By Pam Grout
Reviewed by Sanaz Derakhshan, PharmD Candidate, LECOM Bradenton
In Jumpstart Your Metabolism: How to Lose Weight by Changing the Way you Breathe, Pam Grout introduces an interesting method to increase the rate of metabolism. Grout was inspired by Anthony Robbins’ motivational tapes and noticed they helped increase her energy level. Surprisingly, at the end of the sessions, she had also lost ten pounds by following the breathing exercises. She decided to share her story with all those who either just wanted to lose a few pounds or who had been struggling to shed their excess weight despite trying different diets and exercise programs. Jumpstart Your Metabolism may be of benefit to patients as they can increase their energy level and lose weight at the same time simply by changing the way they breathe.
So how can this be possible, what is the role of oxygen in metabolism and how does breathing have an effect on weight loss?
Metabolism is a process of converting food into energy. The amount of energy produced is dependent on the available oxygen (O2) and fuels such as carbohydrates, fats and proteins. Through oxidative metabolism, also called aerobic metabolism, carbohydrates are oxidized to carbon dioxide (CO2)which produces molecules of nicotinamide adenine dinucleotide (NADH) and flavin adenine dinucleotide (FAHD2). Further, the electrons from these molecules are transported along the electron transport chain to the terminal electron acceptor O2, and the energy released from this process results in export of protons across the inner membrane of mitochondria. The electrochemical proton gradient is then used to regenerate adenosine triphosphate (ATP) from adenosine diphosphate (ADP), phosphate (Pi)and hydrogen (H+). Based on the above mechanism, breathing exercises are believed to increase the rate of metabolism, energy production and toxin elimination by increasing oxygen intake.
The author states that increasing oxygen intake with breathing exercises burns fat similarly to what physical exercise does when it transports oxygen to the cells. In other words, a sufficient amount of oxygen is needed to burn the excess fat that has accumulated in the body. Further, she explains that “oxygen is food” and it is used as “fuel” to ignite the energy production in the body. However, oxygen, unlike other sources of energy, cannot be stored in the body. This fact further explains the importance of developing good breathing habits. The breathing exercises are instructed in detail as different “cocktails” in the final chapter. One example of such breathing exercises is taking a long and slow belly breath through the nose, hold it four times longer than the inhaled time, and exhale it two times longer than inhaled time through the mouth. The book also mentions that breathing can be affected by factors such as cultural conditioning, emotional repression, trauma, physical problems, giving birth and smoking.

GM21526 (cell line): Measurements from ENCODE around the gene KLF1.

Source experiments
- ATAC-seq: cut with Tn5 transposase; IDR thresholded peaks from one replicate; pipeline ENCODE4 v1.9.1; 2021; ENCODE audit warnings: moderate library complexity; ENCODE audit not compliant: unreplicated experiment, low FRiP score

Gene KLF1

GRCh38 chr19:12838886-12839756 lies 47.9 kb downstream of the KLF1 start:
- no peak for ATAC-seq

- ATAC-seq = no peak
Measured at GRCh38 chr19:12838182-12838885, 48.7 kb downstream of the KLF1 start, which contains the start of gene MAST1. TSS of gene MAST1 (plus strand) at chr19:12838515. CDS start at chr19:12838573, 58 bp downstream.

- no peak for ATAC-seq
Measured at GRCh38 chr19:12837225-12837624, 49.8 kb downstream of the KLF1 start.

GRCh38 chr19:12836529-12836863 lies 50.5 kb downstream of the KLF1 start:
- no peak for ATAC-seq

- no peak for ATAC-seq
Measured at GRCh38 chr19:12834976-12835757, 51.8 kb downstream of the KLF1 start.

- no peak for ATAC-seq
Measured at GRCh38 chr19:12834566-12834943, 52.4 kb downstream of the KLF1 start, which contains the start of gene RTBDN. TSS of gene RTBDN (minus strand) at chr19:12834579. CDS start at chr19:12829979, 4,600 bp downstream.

Moreover, the book draws the readers’ attention to other common ways of weight loss such as different diets and exercise programs, pointing out that these strategies may not be the only answers to weight management. Despite trying different available diet programs, many people are still overweight. Those who manage to lose weight following such programs tend to gain it back. Losing weight through exercise is considered better than dieting but it should not be considered the ultimate solution for weight management. One of the easiest ways to lose weight and keep the weight off is to “change the body’s chemistry” by deep breathing exercises.
The book offers alternative solutions to those who have been blaming their excess weight on “slow metabolism.” It emphasizes that good breathing exercises and increased amount of oxygen intake can change the body’s metabolic rate. In the absence of sufficient oxygen, the metabolism slows down and the body is unable to burn fat.
One of the strengths of this book is the Grout’s humorous tone and simple language. These features make the book easy, fun and uncomplicated to read. She supports her theories with examples of people who have tried it but without providing any evidence-based materials.
There should be some concern about performing such breathing exercises with regard to chronic conditions such as asthma and whether or not these practices are safe for everyone. In the end, I recommend this book to those who are willing to lose weight by adding breathing exercises to their healthy diets and regular physical exercise, but not substituting it for established healthy habits.
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